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## The Rational Numbers

The rational numbers are the set of all fractions: They are an Abelian group under addition, and, if {0} is removed from the set, they form an Abelian group under multiplication as well. Thus, the rational numbers form a field.

To make this concrete, we can construct a model for the rational numbers.  For its foundation, we will use the model for the integers, , which we developed here.

We'll start by stating a set of axioms for the rational numbers, and then build a model which we can prove satisfies the axioms.  (Incidentally, there is more than one way to state the axioms, and I make no claim that the axiom set given here is in any way "standard".)

### Axioms for the Rational Numbers

We'll call the set of rational numbers on this page.

(A.1)   The number 0 is a rational number.

(A.2)   The number 1 is a rational number, and 1 ≠ 0

(A.3)  The rational numbers form an Abelian group under addition, denoted as "+", with 0 for the identity element.

Note that for the integers, we could simply define multiplication as repeated addition, and no new axioms were needed to describe it.  That's because the structure of the integers is determined entirely by the behavior of addition; multiplication is in no way fundamental to them.  In the case of the rational numbers it's not so simple, and the behavior of multiplication helps to determine the basic structure of the set.  So we must build multiplication into the axioms.

(A.4)  The set , which is the rational numbers without 0, forms an Abelian group under multiplication, denoted as "·" or "×", with 1 for the identity element.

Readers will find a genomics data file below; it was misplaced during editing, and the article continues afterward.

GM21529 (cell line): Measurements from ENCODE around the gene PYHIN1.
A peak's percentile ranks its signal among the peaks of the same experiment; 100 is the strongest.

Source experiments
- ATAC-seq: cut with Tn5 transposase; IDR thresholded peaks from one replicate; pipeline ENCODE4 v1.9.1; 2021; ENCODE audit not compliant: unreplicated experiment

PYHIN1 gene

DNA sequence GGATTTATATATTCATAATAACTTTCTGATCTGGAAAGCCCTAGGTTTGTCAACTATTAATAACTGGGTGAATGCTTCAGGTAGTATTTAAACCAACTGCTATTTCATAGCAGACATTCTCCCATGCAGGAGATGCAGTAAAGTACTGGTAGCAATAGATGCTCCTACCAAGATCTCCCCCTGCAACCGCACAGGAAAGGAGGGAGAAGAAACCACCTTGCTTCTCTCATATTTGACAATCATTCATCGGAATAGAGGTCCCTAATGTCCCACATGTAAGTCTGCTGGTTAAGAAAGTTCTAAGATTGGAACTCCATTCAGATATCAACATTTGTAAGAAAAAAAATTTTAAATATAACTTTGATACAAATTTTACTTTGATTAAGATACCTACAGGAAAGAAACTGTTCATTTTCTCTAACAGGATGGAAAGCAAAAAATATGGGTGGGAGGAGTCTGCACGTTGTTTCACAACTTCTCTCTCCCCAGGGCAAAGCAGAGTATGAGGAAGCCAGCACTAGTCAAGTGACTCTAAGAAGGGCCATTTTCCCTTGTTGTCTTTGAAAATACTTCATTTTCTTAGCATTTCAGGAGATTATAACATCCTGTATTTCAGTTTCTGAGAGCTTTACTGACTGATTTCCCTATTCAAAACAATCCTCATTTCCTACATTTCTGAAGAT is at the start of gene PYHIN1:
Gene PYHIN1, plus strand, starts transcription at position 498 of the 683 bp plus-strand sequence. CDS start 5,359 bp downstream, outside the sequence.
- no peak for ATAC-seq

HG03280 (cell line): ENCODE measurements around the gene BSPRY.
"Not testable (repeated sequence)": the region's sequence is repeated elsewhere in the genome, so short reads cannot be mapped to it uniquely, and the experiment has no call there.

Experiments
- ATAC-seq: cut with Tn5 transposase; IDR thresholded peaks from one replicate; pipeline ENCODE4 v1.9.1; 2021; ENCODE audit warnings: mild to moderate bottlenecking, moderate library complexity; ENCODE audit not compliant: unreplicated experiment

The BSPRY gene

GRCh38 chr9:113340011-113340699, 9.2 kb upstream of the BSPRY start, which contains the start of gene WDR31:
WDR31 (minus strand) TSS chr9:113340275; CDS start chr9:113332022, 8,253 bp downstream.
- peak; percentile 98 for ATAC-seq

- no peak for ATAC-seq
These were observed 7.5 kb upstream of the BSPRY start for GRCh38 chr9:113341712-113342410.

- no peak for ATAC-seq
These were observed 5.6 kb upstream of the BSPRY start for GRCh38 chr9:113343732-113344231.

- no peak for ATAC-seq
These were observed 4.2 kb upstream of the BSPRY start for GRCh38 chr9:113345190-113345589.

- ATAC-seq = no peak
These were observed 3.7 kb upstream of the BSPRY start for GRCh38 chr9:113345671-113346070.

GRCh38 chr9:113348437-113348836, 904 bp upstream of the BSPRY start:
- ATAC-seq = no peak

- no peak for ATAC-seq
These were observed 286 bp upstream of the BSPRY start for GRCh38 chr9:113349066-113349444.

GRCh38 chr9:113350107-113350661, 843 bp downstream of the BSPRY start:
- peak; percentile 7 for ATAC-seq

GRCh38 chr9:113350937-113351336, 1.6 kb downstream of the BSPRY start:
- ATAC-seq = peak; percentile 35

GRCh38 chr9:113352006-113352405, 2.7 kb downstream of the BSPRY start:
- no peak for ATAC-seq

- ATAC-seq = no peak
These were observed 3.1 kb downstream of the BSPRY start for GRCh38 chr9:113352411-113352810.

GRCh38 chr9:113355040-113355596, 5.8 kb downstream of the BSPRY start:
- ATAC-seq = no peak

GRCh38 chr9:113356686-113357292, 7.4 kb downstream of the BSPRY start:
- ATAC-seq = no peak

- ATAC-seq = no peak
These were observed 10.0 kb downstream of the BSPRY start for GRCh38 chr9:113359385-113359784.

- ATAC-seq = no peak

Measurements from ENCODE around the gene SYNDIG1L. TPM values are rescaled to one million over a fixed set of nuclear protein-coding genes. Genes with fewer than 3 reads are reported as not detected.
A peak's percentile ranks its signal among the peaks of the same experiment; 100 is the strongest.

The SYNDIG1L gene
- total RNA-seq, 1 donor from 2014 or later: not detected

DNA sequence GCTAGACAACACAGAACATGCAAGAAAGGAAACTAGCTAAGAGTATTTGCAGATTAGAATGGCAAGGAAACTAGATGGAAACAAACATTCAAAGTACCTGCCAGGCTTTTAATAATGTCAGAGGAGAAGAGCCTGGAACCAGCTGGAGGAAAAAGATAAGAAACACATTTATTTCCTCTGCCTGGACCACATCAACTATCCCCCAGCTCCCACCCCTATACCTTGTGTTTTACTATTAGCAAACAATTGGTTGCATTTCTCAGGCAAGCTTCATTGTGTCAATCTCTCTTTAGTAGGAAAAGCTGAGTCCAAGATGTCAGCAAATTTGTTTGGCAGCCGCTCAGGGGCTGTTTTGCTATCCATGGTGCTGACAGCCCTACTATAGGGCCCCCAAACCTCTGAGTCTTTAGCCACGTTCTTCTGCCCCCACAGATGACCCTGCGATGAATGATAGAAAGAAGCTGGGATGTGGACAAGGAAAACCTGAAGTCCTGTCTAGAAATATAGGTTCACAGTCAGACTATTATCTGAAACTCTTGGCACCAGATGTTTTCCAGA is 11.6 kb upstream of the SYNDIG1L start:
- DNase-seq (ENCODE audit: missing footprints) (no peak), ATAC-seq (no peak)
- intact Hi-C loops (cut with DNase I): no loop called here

We now have addition and multiplication operations specified, but several additional axioms will be needed to define how the two operations interact.  We'll also need a few more axioms to control the size of the set, and give it a sensible overall "shape".

(A.5)  0 multiplied by any element is 0.

(A.6)  [Distributive property]
Multiplication by a number, acting on addition, is a linear operator: We've now determined how addition and multiplication interact.  But we can find finite fields in which axioms (A.1) through (A.6) hold.  Such fields can be thought of as being "ring shaped" or having "loops".  Specification of a total ordering, and its interactions with addition and multiplication, will force the rational numbers to "stretch out" in a line.

(A.7) is totally ordered by the less-than relation, '<'.

The relation has the properties:

(R.1) [total order] Any pair of elements of may be compared (R.2) [Transitivity] (R.3) [Anti-symmetry] For convenience, we will sometimes use "a>b" to mean "b<a".

(A.8)  The '<' relation is compatible with addition and multiplication.  Specifically, it satisfies the following additional relation properties:

(R.4)    0 < 1 (R.6)    Multiplication preserves comparisons: (A.9)   [Integer bounds]
Axioms (A.1) through (A.8) could describe a structure which looked like many copies of the rational numbers laid end to end.  With the integer bounds axiom, we'll restrict the rationals to things "no bigger than" normal integers.  Let's define the subsets of the rationals which can be reached by repeatedly adding ±1 to 0: And now we'll define the "integer subset" of the rationals: We can now state the integer bounds axiom: (A.10)  [Rationality]